Middleweight beltholder Peter Quillin could soon defend his WBO title against promotional stablemate Danny Jacobs.
Gym Notes: Berto vows to temper power with technique in Ortiz rematch
Andre Berto's potent mix of speed and power led to 27 consecutive victories before his slugfest loss to Victor Ortiz. He's confident that he'll win their rematch on Feb. 11 because he's trained to add finesse to his raw athleticism.
The word that best describes Andre Berto in training is “explosive.”
Berto has extremely quick hands, even for a welterweight, but the former two-time titleholder also possesses the strength and punching power of a much larger fighter. He’s like a 6-foot 200-pound athlete squashed down into a stocky 5-foot-7 frame that somehow makes 147 pounds.
(I know Berto’s height is listed at 5-foot-8½ on Boxrec.com, but unless I’ve begun to shrink that stat is a bit of an exaggeration.)
His short stature hasn’t hindered his boxing career thanks to the elite speed and raw power that he’s been blessed with. I got to witness that potent combination up close during a recent visit to the Ten Goose Boxing gym in Van Nuys, Calif., where Berto is training for his anticipated rematch with Victor Ortiz on Feb. 11.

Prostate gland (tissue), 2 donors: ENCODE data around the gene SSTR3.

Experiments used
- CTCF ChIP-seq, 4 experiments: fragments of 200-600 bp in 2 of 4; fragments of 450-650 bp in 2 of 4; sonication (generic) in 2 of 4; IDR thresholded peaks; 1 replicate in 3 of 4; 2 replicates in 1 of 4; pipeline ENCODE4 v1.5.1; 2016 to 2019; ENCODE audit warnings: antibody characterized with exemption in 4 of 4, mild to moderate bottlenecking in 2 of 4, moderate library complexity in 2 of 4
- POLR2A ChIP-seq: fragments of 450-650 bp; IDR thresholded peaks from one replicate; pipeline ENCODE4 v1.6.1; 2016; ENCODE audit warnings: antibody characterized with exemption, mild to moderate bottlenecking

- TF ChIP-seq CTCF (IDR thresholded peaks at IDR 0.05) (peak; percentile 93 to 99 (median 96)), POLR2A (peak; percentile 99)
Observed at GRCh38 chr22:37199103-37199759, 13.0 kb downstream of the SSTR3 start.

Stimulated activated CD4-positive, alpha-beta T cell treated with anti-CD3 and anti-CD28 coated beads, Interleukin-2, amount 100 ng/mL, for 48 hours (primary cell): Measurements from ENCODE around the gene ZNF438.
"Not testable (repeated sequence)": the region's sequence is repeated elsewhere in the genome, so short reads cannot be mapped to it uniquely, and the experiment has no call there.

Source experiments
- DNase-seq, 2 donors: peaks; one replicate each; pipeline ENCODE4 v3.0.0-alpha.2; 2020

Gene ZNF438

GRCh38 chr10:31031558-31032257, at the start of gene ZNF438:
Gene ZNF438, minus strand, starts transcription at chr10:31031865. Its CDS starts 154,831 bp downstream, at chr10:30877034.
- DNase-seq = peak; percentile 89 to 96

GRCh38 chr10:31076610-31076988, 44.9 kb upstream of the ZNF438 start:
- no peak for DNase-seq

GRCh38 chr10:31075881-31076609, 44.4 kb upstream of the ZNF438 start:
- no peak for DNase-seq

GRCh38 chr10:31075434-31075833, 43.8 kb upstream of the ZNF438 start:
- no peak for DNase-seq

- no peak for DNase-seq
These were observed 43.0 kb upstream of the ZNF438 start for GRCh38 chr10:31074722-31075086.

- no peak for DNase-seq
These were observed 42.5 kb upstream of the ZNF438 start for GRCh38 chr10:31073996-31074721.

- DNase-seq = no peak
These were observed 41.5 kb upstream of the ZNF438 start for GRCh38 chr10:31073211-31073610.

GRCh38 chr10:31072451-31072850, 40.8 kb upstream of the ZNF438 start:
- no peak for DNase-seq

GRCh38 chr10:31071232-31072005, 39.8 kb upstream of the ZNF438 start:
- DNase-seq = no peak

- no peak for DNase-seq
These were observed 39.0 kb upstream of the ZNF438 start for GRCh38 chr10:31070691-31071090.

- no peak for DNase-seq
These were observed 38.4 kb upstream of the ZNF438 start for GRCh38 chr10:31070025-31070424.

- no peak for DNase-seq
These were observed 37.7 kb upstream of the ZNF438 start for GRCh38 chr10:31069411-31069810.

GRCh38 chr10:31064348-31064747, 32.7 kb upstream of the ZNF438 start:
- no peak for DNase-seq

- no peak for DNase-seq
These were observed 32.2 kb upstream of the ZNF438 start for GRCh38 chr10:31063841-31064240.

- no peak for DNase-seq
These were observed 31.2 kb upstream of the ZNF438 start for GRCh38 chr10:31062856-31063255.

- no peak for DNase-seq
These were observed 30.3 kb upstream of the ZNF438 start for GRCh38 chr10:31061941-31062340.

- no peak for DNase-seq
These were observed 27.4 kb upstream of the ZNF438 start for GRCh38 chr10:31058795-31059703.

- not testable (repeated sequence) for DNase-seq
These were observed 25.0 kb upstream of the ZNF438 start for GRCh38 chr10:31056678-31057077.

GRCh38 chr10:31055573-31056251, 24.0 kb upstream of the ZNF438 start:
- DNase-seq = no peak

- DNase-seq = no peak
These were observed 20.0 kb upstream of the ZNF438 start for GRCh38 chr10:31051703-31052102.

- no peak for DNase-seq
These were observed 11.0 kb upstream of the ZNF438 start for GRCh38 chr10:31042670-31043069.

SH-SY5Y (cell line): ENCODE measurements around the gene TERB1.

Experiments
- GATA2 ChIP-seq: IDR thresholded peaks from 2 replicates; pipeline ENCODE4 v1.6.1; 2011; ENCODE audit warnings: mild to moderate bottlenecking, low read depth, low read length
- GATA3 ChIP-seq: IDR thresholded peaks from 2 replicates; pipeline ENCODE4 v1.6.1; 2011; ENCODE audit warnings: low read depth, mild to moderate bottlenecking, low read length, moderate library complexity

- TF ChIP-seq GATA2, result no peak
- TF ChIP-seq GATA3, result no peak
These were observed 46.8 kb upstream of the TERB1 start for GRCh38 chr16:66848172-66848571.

I winced every time his gloves connected with trainer Tony Morgan’s mitts.
Berto’s straight right hit like a cannon blast. His compact hooks produced a thunder clap-like noise. Every shot seemed to send shock waves through Morgan’s body during the mitt session.
I’m not usually so taken by the sound and impact of a fighter’s punches when works the mitts. Normally, I’m watching his foot placement and various maneuvers to get an idea of what kind of strategy he’s working on with his trainer.
And make no mistake, Morgan, a young-but-experienced trainer with an astute boxing mind, was going over the finer points of the sport with Berto. He was getting Berto to block and counter-punch in combination. They also worked on lateral movement and setting traps.
But Berto’s booming offense made it difficult to pay attention to his technique.
I asked Morgan if Berto sometimes has the same trouble.
“Yeah, it’s something we’ve had to work on our whole career,” said Morgan, who began training Berto when the Florida native was a 12-year-old amateur. “It’s rare for a fighter to have all the tools that Andre has. Most guys just have one or two gifts, speed or power or whatever. Andre has ‘em all. He’s got the quickness, the reflexes, the punching power, the tremendous strength, and he’s even got the elusiveness some people don’t think he’s got.
“But it’s hard to get him use those tools the right way when he’s used to destroying his opponents. He’s been blowing through guys since the amateurs. That’s what he did when he was kid. He walked ‘em down and beat ‘em down.”
Morgan admitted that Berto, who lost the thrilling first bout with Ortiz, a southpaw with equally quick and powerful hands, has always had trouble with left-handed boxers.
“The one guy who gave Andre trouble in the amateurs was Juan McPherson,” Morgan said. “He was a tricky southpaw that we fought five times. Juan won four of those bouts because Andre tried to steamroll him the way he did everyone else.